- Contributors' Notes
Cristina Bacchilega, an associate professor of English at the University of Hawaii at Manoa, is the editor and translator of La narrativa postmoderna in America: testi e contesti (1986) and the co-editor with Steven Curry of a volume of proceedings, Literature & Hawaii's Children. Imagination: A Bridge to Magic Realms in the Humanities (1988). Her work has also appeared in New York Folklore, La ricerca folklorica, and Genre: Vox Feminae. She has been working on questions of gender and narrative raised by the relationship between postmodern fiction and the Märchen and has essays forthcoming in boundary 2, Journal of Folklore Research, and Fabula.
Suzanne Barchers, Ed.D., has been a teacher and administrator in public and private schools for 14 years. She currently teaches in the intermediate grades at Park Hill School in Denver, Colorado, and is a teacher consultant for Learning 88. Her article is adapted from her forthcoming book, Creating a Literate Classroom, Libraries Unlimited, P.O. Box 3988, Englewood, CO 80155-3988.
Jacques Barchilon is a professor of French at the University of Colorado, Boulder. He is the editor and author of several books and numerous articles, mostly dealing with the French fairy tale, Charles Perrault, and seventeenth-century French literature. His major publications include Le conte merveilleux français (1975) and Charles Perrault: A Critical Biography (1981). He also edits Merveilles et Contes, an international magazine devoted entirely to the promotion and scholarship of the folk and fairy tale.
Peggy A. Bulger is Folklife Programs Administrator for the Bureau of Florida Folklife Programs. Before coming to Florida in 1976 to establish the state's first folklife office, she worked as a folklorist for the Appalachian Museum of Berea College, Kentucky. Bulger holds an M.A. in Folk Studies from Western Kentucky University and is A.B.D. in Folklore and Folklife from the University of Pennsylvania. [End Page 247]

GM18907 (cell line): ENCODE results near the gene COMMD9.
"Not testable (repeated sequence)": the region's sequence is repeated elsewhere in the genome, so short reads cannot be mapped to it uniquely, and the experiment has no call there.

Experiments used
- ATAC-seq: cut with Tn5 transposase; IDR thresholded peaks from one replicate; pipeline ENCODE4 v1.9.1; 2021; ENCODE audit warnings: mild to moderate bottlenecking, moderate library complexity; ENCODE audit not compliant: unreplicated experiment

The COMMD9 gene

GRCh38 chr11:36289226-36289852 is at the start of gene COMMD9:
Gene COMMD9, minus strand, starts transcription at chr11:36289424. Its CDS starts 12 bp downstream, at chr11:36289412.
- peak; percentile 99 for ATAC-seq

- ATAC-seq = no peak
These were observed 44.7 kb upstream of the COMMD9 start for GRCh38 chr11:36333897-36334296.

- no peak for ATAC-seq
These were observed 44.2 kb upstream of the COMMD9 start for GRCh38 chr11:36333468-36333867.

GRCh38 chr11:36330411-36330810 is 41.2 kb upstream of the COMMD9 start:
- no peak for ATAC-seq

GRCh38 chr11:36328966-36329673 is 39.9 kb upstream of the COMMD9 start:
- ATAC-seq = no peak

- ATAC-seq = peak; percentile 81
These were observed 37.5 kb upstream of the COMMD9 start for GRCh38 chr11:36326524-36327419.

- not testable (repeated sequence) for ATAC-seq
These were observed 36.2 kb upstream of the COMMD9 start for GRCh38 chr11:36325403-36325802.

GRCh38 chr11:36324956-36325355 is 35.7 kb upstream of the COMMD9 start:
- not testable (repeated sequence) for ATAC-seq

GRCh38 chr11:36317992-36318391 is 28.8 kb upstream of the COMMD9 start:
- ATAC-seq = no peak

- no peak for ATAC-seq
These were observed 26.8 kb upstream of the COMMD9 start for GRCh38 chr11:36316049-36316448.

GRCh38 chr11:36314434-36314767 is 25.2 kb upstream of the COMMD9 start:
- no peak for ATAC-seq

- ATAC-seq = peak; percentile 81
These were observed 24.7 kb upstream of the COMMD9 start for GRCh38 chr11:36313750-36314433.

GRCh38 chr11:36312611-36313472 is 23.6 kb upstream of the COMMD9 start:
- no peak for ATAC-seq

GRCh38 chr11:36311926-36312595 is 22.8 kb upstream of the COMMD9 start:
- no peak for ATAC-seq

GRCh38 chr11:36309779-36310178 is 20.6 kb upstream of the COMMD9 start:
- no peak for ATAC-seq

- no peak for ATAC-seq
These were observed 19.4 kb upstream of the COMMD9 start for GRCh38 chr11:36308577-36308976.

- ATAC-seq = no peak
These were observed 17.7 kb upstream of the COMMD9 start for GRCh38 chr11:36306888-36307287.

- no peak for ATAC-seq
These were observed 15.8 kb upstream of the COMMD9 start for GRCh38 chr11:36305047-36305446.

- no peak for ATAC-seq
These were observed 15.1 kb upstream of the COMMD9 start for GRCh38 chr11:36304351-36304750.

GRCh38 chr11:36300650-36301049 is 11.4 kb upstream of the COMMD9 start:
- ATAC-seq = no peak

Peter Goodrich is an assistant professor at Northern Michigan University, where he directs the Freshman English program. He is particularly intrigued by slippery words like "myth" and "fantasy" and by the resurgence of medieval motifs in contemporary culture. He has published several articles on the figure of Merlin and is completing an anthology of Merlin literature from the Middle Ages to 1950 for Garland Press.
Donald P. Haase is an associate professor of German at Wayne State University and has written on European romanticism, the theory of the fantastic, the literary fairy tale, and the works of Michael Ende, a German writer of children's books. He has directed NEH Summer Seminars for school teachers on the tales of the Brothers Grimm and is currently editing a volume on the reception of the Grimms' tales for Wayne State University Press.
Betsy Hearne is the editor of The Bulletin of the Center for Children's Books and serves on the faculty of the Graduate Library School at the University of Chicago. She has written numerous articles and books on children's literature, most recently "Beauty and the Beast": A Study of Aesthetic Survival (to be published by the University of Chicago Press in 1989), and two books for young people, Eli's Ghost and Love Lines: Poetry in Person.
James B. Hoyme, M.D., is a native of North Dakota. The work upon which his essay is based was done during a sabbatical leave from the Medical University of South Carolina in Charleston. A psychiatrist, he is the Medical Director of the Institute of Pennsylvania Hospital in Philadelphia. He lives in Bala Cynwyd, Pennsylvania, with his wife Marjorie, who is a painter, and his daughter Carmen, age 10, who is an equestrian.
Shawn Jarvis has been conducting extensive archival research on Märchen by nineteenth-century German women, especially Gisela von Arnim. In an effort to make texts by Arnim more generally available, she has edited the first complete edition of Das Leben der Hochgräfin Gritta von Rattenzuhausbeiuns (Frankfurt: Insel, 1986); a facsimile edition of Arnim's illustrations and tales, Lieber Achim! Die illustrierten Kindergeschichten und -märchen von Gisela von Arnim (Leipzig: Edition [End Page 248] Leipzig, 1988); and a third volume of fairy tales by Gisela, Armgart von Arnikm and Herman...